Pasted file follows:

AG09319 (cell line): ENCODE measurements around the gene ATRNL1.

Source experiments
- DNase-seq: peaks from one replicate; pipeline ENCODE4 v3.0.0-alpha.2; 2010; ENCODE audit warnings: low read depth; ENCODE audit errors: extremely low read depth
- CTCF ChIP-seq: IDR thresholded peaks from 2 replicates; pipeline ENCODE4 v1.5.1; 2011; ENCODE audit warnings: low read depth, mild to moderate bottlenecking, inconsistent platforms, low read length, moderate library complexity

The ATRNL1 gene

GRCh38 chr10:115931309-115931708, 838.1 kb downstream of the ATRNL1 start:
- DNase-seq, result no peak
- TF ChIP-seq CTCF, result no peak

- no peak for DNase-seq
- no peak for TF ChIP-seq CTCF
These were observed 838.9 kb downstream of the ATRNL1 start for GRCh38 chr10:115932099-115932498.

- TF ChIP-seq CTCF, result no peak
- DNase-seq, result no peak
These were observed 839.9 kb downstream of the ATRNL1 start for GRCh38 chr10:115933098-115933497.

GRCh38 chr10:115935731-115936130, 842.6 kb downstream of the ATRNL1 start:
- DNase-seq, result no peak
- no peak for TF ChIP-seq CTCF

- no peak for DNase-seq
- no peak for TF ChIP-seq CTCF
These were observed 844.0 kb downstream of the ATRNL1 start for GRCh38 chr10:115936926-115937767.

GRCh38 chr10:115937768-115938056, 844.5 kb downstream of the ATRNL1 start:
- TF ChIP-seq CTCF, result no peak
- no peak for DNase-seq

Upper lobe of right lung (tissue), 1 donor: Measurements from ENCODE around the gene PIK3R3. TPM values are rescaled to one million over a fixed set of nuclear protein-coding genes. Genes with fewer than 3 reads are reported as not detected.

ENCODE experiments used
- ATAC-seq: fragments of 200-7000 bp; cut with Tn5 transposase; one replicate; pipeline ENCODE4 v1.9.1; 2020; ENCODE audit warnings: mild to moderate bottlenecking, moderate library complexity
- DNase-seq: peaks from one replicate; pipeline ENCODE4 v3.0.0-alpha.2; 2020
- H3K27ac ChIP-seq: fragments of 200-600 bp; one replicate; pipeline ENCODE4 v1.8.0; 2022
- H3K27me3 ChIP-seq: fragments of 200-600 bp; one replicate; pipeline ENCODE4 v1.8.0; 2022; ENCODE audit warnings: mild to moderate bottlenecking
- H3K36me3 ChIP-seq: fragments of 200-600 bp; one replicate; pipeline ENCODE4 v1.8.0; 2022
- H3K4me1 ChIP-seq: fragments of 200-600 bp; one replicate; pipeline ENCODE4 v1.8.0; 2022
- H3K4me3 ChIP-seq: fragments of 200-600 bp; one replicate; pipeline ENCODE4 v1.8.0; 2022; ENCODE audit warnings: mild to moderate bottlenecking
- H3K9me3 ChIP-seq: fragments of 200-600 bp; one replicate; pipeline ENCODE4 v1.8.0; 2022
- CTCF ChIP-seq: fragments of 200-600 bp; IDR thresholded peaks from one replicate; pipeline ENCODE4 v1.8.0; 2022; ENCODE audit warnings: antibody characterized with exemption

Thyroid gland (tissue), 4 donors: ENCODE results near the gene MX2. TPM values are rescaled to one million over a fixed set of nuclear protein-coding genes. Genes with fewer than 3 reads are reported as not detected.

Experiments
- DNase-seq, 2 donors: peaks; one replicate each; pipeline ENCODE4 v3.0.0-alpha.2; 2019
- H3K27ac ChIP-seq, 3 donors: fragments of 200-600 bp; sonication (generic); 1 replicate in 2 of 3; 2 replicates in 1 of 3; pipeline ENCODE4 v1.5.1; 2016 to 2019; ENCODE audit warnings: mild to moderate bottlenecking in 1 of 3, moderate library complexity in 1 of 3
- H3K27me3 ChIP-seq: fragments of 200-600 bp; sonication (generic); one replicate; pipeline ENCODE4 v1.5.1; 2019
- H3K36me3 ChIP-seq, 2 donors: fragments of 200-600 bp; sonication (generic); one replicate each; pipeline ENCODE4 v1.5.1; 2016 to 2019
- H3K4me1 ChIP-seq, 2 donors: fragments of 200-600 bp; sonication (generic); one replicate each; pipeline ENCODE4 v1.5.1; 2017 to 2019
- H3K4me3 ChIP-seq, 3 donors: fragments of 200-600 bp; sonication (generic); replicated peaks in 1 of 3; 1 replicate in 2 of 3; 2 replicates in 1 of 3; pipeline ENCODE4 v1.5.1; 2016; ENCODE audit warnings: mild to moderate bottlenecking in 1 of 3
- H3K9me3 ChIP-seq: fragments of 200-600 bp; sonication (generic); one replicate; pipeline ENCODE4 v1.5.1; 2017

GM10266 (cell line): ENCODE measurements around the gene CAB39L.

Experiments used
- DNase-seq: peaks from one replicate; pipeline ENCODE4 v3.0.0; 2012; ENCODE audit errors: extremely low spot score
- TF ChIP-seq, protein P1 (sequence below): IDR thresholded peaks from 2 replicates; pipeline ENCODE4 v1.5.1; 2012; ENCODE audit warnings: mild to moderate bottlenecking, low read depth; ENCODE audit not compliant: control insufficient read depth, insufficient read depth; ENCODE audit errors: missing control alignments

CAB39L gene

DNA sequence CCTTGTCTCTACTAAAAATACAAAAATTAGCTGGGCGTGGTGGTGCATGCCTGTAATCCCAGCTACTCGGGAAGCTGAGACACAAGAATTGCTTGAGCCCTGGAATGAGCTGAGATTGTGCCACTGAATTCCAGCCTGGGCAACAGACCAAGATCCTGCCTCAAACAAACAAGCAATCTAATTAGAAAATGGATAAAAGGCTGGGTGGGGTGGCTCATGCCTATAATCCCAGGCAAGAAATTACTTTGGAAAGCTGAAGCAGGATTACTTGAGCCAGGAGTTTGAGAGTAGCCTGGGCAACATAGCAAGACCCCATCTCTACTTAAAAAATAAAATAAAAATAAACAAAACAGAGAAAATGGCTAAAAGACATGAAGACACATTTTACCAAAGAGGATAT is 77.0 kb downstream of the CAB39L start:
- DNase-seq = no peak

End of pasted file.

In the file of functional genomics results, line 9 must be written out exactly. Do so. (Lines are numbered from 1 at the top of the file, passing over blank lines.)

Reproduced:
- no peak for DNase-seq